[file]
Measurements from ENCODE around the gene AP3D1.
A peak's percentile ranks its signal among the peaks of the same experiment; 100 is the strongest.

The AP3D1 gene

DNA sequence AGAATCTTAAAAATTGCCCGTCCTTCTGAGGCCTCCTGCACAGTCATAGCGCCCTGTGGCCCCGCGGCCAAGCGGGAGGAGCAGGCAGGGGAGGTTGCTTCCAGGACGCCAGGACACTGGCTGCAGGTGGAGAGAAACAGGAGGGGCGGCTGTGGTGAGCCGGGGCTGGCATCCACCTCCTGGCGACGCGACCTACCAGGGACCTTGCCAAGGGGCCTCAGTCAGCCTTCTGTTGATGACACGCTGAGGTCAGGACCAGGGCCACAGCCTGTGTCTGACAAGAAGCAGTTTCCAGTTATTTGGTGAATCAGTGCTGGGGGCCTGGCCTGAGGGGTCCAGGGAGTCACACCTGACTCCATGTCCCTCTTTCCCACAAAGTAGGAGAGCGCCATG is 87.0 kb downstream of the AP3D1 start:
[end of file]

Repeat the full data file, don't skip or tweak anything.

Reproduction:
Measurements from ENCODE around the gene AP3D1.
A peak's percentile ranks its signal among the peaks of the same experiment; 100 is the strongest.

The AP3D1 gene

DNA sequence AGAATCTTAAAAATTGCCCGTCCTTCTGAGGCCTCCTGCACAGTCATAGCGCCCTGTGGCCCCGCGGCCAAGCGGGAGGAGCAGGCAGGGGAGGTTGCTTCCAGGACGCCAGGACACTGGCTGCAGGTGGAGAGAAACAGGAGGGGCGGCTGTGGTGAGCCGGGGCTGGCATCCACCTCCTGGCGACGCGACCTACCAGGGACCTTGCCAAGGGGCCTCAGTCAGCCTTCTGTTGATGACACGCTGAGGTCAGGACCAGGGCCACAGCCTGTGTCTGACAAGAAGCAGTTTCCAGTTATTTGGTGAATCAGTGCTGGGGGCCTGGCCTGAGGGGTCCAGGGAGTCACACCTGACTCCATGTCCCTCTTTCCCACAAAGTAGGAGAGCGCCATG is 87.0 kb downstream of the AP3D1 start: